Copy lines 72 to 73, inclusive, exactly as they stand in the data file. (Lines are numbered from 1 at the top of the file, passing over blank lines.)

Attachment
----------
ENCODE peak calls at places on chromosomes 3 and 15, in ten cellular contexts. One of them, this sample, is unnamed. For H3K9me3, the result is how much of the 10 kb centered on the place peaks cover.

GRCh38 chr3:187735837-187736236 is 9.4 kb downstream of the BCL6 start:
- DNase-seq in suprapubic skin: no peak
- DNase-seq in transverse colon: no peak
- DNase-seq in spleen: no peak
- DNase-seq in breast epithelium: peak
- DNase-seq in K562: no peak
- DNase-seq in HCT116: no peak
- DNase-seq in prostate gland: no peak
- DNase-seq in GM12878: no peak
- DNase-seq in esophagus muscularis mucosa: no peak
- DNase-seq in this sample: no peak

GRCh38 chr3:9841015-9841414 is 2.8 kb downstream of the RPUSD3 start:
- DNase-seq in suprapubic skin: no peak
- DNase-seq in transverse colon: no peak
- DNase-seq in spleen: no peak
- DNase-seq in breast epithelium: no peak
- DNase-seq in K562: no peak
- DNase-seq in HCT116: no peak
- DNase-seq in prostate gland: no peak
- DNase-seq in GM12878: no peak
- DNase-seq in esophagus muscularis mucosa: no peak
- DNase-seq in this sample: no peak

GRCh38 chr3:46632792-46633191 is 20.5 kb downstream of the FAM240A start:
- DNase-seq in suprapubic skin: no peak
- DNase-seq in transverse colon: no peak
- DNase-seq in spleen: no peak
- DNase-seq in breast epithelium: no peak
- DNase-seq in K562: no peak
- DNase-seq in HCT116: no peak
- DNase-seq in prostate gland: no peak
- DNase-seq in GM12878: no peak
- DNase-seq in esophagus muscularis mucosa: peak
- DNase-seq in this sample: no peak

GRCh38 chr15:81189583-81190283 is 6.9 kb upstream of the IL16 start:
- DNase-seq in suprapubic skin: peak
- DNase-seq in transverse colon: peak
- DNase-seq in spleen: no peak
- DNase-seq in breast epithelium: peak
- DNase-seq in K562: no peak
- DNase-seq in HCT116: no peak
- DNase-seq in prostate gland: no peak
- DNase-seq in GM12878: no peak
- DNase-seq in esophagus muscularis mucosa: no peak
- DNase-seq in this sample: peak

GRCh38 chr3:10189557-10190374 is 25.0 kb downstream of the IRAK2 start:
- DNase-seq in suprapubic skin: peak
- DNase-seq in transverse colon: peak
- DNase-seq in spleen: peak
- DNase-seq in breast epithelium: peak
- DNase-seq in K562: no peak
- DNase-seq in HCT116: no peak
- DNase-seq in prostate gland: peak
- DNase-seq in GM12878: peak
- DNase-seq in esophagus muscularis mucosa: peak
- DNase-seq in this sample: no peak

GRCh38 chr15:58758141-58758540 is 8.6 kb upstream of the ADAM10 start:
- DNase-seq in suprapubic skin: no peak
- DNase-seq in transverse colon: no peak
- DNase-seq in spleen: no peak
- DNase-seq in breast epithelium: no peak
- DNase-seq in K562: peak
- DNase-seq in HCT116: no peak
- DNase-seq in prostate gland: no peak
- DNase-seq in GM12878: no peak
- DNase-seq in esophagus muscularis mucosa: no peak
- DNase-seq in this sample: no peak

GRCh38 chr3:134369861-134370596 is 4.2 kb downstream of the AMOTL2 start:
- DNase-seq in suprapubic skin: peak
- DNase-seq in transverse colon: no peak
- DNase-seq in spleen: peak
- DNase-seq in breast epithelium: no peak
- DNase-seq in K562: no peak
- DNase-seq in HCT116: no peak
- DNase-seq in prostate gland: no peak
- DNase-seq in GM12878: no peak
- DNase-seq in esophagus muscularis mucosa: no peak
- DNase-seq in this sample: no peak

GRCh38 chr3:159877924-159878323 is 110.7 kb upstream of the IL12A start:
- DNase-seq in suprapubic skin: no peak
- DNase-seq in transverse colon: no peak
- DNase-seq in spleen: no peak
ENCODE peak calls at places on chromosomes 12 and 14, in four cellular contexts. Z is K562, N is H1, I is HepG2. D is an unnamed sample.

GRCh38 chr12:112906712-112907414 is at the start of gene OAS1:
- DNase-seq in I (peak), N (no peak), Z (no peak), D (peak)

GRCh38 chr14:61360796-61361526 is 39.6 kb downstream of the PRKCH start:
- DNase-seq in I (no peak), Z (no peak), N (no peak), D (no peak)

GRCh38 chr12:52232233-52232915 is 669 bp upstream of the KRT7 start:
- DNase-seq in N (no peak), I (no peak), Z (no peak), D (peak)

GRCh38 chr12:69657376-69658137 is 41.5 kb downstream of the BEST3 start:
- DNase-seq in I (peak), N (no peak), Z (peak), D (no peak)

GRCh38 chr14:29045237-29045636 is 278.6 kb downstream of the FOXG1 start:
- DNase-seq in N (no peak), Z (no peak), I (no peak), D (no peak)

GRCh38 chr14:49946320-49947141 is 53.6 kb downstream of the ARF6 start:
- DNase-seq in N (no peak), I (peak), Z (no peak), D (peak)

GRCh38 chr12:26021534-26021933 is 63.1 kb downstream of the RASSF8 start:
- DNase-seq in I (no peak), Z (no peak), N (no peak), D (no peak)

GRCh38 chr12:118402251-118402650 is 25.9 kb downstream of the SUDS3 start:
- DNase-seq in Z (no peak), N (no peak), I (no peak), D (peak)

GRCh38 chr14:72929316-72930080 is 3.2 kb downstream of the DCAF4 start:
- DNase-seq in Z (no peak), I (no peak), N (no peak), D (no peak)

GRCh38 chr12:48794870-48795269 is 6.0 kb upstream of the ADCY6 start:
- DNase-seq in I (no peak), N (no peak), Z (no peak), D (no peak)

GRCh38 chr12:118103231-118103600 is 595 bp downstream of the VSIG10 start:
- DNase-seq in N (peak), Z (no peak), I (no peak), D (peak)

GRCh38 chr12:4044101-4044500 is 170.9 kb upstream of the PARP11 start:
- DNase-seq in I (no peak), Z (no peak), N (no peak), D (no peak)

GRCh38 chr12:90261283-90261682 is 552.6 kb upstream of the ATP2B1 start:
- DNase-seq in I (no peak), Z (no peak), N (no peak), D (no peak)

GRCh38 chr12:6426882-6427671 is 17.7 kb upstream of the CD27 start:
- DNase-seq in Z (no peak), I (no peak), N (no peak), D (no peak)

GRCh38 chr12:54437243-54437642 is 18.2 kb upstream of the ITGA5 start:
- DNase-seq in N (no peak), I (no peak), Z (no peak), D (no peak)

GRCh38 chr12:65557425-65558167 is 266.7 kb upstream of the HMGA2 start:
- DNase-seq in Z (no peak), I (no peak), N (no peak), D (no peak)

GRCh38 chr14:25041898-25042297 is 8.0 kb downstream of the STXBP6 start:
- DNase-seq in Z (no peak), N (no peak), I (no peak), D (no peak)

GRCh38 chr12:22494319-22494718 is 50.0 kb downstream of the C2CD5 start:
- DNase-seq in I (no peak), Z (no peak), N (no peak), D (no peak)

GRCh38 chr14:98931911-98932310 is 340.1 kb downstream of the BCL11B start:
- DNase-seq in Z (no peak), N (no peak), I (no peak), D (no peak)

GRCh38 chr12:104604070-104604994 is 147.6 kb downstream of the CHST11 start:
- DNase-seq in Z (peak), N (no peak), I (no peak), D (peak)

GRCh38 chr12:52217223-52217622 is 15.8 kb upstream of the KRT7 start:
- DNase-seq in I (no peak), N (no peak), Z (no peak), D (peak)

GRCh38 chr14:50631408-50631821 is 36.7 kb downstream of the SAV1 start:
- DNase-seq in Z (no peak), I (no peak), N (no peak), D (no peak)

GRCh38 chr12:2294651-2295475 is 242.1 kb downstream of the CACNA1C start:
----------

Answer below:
- DNase-seq in breast epithelium: no peak
- DNase-seq in K562: no peak